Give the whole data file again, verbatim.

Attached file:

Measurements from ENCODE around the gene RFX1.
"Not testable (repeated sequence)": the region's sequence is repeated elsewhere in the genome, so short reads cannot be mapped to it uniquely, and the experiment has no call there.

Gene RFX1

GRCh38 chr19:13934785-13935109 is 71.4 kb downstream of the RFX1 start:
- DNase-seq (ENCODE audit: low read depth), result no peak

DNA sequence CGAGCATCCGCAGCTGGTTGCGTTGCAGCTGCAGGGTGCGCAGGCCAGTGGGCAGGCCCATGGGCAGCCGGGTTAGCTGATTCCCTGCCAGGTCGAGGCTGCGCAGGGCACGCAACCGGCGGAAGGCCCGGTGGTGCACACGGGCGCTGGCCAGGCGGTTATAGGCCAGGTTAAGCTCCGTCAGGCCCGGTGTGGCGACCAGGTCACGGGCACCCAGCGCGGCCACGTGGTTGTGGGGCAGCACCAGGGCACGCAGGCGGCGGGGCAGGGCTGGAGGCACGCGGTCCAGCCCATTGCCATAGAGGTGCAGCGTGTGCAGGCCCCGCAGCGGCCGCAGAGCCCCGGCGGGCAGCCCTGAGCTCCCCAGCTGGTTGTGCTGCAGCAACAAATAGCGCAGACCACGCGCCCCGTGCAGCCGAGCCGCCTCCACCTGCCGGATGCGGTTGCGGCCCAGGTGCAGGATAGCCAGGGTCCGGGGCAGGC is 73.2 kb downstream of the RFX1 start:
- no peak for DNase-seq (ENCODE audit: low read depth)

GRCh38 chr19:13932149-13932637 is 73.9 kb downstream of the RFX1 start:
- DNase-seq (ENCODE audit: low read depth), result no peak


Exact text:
Measurements from ENCODE around the gene RFX1.
"Not testable (repeated sequence)": the region's sequence is repeated elsewhere in the genome, so short reads cannot be mapped to it uniquely, and the experiment has no call there.

Gene RFX1

GRCh38 chr19:13934785-13935109 is 71.4 kb downstream of the RFX1 start:
- DNase-seq (ENCODE audit: low read depth), result no peak

DNA sequence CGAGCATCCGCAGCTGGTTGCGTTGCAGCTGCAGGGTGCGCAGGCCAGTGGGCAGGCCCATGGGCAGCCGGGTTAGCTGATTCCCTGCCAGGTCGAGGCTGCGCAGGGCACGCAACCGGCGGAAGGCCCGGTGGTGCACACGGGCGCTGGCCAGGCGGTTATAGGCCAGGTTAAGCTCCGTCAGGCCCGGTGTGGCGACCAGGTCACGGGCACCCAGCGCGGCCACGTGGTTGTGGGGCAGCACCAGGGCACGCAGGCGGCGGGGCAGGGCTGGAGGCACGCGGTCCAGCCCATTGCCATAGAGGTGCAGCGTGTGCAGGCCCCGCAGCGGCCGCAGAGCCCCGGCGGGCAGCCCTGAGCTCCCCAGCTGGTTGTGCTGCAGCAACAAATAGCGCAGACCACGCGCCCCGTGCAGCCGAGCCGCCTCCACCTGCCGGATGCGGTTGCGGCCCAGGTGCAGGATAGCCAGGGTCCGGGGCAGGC is 73.2 kb downstream of the RFX1 start:
- no peak for DNase-seq (ENCODE audit: low read depth)

GRCh38 chr19:13932149-13932637 is 73.9 kb downstream of the RFX1 start:
- DNase-seq (ENCODE audit: low read depth), result no peak